The youngest Flexney girl, Gertrude was also married in 1919, to Reginald Amesbury.
Reginald Charles Amesbury (1895-1975). Reginald enlisted in the Royal Engineers on August 9th 1914 and served in France until January 1916. His company (501st Wessex) participated in the second battle of Ypres among other actions. In February 1917 they were transferred to the Macedonia front, disembarking at Salonika on the 17th. Already, in France, Reginald had suffered from several bouts of diarrhea, spending time in the field hospitals there. Once in the eastern theatre he developed malaria and similarly spent periods in hospital or convalescence, twice in Corfu. He does not seem to have received any major injuries in the course of his service and finally returned to Britain in March 1919, being discharged the following month.
One member of my mother’s family also served briefly in the Great War:
Frederick Charles Gibbs (1900-1972). My great-uncle Fred enlisted in the 4th Battalion, the Gloucester Regiment in April 1915. He gave his age as 18 when in fact he hadn’t reached his 15th birthday. He was accepted, but his military record does not show any action overseas, and it seems he served in a reserve capacity in Britain. He was discharged on March 31st 1916 having given false information on his enlistment as regards his age.
Fred later became a regular soldier and was involved with the BEF of 1939/40, being one of many soldiers who escaped from Dunkirk.
From the left, George Pallent, unknown, my father, Reginald Amesbury, Frederick Gibbs, my mother, my grandfather c1941/2
Of my wife Fiona’s grandfather, John Williams, I have written elsewhere (here). In October 1988 we visited John’s grave at Hebuterne. His remains lie in a plot with three other casualties of that dreadful day, July 1st 1916.
Her other grandfather, Donald MacDonald was the only person connected to me who was a regular soldier at the start of the war.
Donald MacDonald (1885-c1960). Donald was the only son of John and Mary MacDonald of Dingwall in Rossshire. Mary died in1890 and Donald and several of his sisters were placed in the Highland Orphanage in Inverness. He may be the Donald McDonald who appears on the 1901 Census as a trumpeter with the Royal Engineers in Glasgow, but that is not certain. He definitely enlisted in the Scots Guards in March 1911 and served throughout the Great War and beyond. He was with the 2nd Battalion, stationed at the Tower of London when war was declared, and, as the battalion was not in the first British Corps to cross the Channel, he had time to marry Jamesina McLennan, with whom he had been in a long-time relationship, at the Kensington Register Office on August 30th. The battalion finally crossed on October 7th, landing at Zeebrugge and then advancing to Ghent, before joining up with the main British Army (which had just arrived fresh from the Battle of the Aisne) outside Ypres. The regiment, as a component of the Guards Brigade, played a full part in the First Battle of Ypres (October/November 1914) as well as many of the major engagements during the war. It would be too time consuming to list them all, but they included Neuve Chapelle, Loos, the Somme, Cambrai, Third Ypres (Passchendaele) and the final battles of the war in 1918.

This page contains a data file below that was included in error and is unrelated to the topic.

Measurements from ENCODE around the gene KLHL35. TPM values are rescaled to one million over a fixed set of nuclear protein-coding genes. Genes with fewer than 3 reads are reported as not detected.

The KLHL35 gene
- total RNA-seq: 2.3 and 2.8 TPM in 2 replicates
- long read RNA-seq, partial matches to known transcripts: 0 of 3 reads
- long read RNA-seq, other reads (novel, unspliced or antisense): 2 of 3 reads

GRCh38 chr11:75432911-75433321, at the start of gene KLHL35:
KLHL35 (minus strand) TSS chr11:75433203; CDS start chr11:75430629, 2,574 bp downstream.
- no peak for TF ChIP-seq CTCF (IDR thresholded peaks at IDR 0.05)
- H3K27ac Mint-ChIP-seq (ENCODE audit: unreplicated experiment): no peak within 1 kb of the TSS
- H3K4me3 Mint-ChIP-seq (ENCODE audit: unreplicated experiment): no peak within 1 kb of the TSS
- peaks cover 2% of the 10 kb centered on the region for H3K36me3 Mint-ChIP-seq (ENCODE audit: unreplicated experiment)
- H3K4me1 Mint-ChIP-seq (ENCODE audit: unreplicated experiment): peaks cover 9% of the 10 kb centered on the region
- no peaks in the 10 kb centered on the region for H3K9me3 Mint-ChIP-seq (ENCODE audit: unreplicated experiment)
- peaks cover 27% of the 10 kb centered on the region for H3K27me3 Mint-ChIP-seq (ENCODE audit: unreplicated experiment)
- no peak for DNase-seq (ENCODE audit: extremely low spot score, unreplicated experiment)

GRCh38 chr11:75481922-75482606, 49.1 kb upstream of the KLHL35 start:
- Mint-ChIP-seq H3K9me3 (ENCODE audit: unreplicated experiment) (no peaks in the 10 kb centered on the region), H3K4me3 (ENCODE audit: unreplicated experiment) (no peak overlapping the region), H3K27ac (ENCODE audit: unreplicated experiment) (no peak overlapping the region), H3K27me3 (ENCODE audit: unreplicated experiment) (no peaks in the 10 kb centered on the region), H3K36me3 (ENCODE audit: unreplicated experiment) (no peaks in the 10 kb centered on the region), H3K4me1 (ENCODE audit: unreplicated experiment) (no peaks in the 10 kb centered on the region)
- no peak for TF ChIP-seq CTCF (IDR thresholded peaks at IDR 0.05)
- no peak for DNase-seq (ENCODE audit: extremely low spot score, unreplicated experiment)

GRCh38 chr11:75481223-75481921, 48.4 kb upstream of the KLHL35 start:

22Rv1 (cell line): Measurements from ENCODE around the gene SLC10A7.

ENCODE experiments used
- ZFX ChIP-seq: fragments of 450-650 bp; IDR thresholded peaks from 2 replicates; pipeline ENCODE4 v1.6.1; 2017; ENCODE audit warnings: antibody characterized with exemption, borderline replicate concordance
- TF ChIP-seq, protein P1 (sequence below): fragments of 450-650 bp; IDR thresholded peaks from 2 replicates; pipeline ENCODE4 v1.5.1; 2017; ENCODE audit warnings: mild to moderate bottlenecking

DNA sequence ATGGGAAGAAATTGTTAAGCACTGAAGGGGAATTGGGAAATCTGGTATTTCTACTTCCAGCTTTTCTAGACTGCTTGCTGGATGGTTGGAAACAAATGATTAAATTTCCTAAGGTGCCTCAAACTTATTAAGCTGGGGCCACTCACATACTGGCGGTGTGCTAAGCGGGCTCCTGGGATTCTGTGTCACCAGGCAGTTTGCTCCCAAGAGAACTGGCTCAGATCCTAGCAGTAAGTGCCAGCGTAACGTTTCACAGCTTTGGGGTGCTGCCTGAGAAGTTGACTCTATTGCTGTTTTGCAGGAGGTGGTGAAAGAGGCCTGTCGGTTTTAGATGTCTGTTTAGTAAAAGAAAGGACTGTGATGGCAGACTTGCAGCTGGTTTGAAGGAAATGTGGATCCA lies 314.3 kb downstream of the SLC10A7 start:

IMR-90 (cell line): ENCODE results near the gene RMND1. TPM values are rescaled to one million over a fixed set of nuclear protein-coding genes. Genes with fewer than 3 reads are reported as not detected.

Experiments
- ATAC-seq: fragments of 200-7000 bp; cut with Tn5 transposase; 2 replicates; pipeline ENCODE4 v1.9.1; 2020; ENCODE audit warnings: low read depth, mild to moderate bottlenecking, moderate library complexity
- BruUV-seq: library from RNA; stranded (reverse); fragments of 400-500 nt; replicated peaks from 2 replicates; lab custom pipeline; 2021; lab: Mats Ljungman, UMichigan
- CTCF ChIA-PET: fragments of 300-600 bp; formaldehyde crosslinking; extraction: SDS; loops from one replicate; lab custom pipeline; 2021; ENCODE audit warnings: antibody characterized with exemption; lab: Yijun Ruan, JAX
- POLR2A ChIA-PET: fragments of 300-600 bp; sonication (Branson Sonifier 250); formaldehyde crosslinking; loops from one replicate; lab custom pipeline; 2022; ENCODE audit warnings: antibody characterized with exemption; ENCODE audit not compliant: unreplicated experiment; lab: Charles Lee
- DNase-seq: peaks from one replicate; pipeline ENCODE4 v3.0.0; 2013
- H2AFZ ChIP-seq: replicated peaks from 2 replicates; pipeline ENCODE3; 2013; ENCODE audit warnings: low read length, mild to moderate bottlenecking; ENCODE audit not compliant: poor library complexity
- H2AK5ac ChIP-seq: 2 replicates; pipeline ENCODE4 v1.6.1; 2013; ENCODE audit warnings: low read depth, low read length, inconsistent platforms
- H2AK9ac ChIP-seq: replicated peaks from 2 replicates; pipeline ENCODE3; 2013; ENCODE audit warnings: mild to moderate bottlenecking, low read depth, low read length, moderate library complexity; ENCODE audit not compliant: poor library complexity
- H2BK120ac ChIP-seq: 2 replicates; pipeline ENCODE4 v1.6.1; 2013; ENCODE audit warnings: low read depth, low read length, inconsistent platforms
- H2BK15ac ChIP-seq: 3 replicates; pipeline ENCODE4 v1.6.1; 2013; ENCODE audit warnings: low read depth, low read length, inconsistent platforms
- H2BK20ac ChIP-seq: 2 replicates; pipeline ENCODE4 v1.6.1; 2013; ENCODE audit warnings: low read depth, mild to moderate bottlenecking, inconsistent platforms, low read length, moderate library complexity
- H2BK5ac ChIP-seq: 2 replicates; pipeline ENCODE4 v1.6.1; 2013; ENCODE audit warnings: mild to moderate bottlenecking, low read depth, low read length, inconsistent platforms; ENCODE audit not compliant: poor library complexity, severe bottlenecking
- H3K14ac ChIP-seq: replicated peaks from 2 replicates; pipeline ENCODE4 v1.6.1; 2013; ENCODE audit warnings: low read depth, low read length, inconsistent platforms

Donald’s service record does not record any particular actions but it does report the two occasions on which he was wounded. On November 15th 1916 he received a gun shot wound to the right shoulder during the final phase of the Battle of the Somme but there is no indication of how long he was out-of-action. In July 1918 Donald was awarded the Military Medal, which was a recent innovation granted to other ranks for “gallantry or devotion to duty under fire”, but again there is no surviving citation to identify the particular reason for the award. Donald was wounded again on October 20th, just three weeks before the Armistice. On this occasion he received a gun shot wound in the left leg and, given the date, it is possible to pinpoint the action; the Guards Brigade had just crossed the river Selle and the 2nd Scots came under heavy machine gun fire. After clearing the enemy from its position, the Official History of the regiment noted that whilst on patrol, “2nd Lieutenant J H Fletcher was killed and his platoon sergeant wounded”. Donald had risen steadily through the ranks during the war, and was, by now, a sergeant so this may refer to him, or it may be that he was wounded in the earlier action.
One can assume that this was Donald’s final action in the war and he was discharged as “surplus to military requirements” on February 26th 1919. He must be amongst a very small number of soldiers who fought and survived the whole of the Great War and one might feel not only had he done his duty and beyond, but that he would have had enough of soldiering – not so, for on October 16th the same year he rejoined the regiment and served a further seven years and five more on reserve. Moreover at the outbreak of war in 1939 he offered his services as an instructor, if required, at the age of 54.
Donald MacDonald c1950